Buck and Breck is Open When it's Closed

The Berlin speakeasy tries to accommodate the few-too-many who are in on the secret.

Inside Buck and Breck. (Photo: Katja Hiendlmayer)

When Gonçalo de Sousa Monteiro opened the hidden one-room Buck and Breck, named after a historic champagne cocktail, in 2010, demand was so great for the 14 seats that he often had to send people away. But even the glowing neon “closed” sign couldn’t keep away the stylish regulars and privy visitors who know that when the sign is on, the speakeasy-style bar in Mitte is open. So he did what any noble barkeep would do: up the capacity. Most of the original black-walled space is taken up by an oversize table with a faux alligator linoleum surface. The bar counter is L-shaped and embedded with stealthy receptacles for liquor bottles, a mini sink, and a cooler storing chilled glasses. Hanging above are several elongated hanging lampshades that recall the bottom barrels of a rocket booster. When lit at night, exterior shells blend into the darkness and emit mysterious golden, circular lights that appear to be two-dimensional.

Customers were so attached to the design and feel of the interior that when de Sousa Monteiro decided to add an extra room, he turned to local architects Hidden Fortress, whose Ingo Strobel was commissioned for the original. The firm took the closed-off storage area in the back, which had been accessed by a hallway, and reinvented it as an intimate lounge with raised, upholstered sofas. The original bar table top was reproduced and placed against a wall, making it look like a sleek midcentury luxury airline. A luminescent sculpture, dubbed Eclipse by the artist Tilen Sepič, makes a subtle reference to the overhead lights in the main area. But according to both de Sousa Monteiro and Stroble, the key to the new addition’s success was to construct open entrances on both sides, so that views of the original space are available from any seat.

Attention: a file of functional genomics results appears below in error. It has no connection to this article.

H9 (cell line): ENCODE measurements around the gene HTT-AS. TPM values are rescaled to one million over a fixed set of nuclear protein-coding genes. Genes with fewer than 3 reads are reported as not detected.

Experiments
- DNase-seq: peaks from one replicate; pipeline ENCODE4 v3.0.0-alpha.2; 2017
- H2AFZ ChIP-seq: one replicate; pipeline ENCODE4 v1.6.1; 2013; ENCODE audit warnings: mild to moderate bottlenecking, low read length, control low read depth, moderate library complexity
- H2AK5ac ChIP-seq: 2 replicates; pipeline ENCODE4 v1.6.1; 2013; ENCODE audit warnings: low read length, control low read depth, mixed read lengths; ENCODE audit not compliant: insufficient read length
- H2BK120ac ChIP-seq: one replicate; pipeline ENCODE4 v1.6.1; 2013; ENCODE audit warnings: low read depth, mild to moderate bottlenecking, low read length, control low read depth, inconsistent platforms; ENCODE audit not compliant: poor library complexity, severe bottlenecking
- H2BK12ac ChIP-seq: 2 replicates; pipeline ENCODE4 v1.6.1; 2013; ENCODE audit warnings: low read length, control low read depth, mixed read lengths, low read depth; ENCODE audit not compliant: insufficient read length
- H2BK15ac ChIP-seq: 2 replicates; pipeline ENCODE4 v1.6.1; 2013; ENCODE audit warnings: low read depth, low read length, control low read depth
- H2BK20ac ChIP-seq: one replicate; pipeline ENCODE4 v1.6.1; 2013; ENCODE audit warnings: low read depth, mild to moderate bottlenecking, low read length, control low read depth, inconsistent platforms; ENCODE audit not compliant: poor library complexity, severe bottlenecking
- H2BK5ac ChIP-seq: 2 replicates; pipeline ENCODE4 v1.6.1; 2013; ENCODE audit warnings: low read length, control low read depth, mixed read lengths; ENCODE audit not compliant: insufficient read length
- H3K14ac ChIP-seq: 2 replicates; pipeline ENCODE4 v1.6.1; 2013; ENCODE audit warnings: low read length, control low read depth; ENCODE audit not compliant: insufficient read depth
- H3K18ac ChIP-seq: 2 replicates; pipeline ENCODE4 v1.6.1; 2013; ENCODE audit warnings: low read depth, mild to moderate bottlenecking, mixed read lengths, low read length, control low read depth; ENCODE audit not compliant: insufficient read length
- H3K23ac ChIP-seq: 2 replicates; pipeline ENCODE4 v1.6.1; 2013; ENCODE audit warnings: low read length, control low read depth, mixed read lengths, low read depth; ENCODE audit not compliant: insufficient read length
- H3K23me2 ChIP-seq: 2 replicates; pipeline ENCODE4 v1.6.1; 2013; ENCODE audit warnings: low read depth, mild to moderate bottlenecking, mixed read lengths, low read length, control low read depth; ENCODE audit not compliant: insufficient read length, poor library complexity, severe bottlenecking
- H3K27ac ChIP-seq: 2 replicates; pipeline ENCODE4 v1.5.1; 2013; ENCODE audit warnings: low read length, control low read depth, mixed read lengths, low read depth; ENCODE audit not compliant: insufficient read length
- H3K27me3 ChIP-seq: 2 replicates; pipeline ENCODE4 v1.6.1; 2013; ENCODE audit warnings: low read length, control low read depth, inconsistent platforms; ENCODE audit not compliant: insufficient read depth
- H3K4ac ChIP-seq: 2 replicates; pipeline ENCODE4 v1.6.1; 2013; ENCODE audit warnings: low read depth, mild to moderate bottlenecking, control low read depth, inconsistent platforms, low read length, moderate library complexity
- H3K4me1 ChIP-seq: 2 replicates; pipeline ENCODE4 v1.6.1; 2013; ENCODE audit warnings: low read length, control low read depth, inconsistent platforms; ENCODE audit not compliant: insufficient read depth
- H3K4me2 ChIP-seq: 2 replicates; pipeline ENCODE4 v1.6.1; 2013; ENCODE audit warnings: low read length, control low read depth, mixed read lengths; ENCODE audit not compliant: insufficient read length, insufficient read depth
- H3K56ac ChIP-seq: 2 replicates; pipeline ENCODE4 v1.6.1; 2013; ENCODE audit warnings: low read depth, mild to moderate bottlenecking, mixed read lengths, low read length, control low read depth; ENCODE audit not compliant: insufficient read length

“The aim was to create one space as a whole, but with two alternative atmospheres,” says de Sousa Monteiro. For him, it’s a matter of the psychological effect. “Instead of feeling trapped in one room or left out in another, guests can chose either the communal table or the more quiet lounge.” Even though Buck and Breck now has 17 more places to sit, de Sousa Monteiro still has to turn patrons away. “I only allow as many people in here as I have seats,” he says. “But, if they put down their number, I always call them when someone leaves.” “After all,” he adds, “a good bar is a democratic place.”

Cocktail By Gonçalo de Sousa Monteiro

Different than in Surface’s previous issues, where the bar’s design inspires a cocktail recipe, my bar was actually inspired by a drink. Named after the impotent, pre-Civil War president James Buchanan and his vice president John C. Breckinridge, the Buck and Breck cocktail was once lost to history, until author and mixologist David Wondrich brought it back to life for his 2007 book, “Imbibe.” The drink contains brandy, absinthe, aromatic bitters and champagne (basically a Sazerac Royale). With much sympathy to the libertine aspects of Buchanan and Breckinridge, the bar is rugged and elegant at the same time. The drink is a twist on the classic Champagne cocktail: Sparkling wine is fortified with Brandy and scented with a hint of sweetness and some aromatic bitters. These add-ons should be measured gently, to simply underline the structure of the champagne without overpowering it. It’s finally pimped to completion by adding absinthe.





25 ml cognac

Dash gomme syrup

Dash Angostura bitters


Spray of absinthe


How To Make

  1. Built on the rocks in a silver cup. Stir gently.
  2. Lemon twist.
  3. Absinthe spray.

Gonçalo de Sousa Monteiro is the head bartender at Buck and Breck. 

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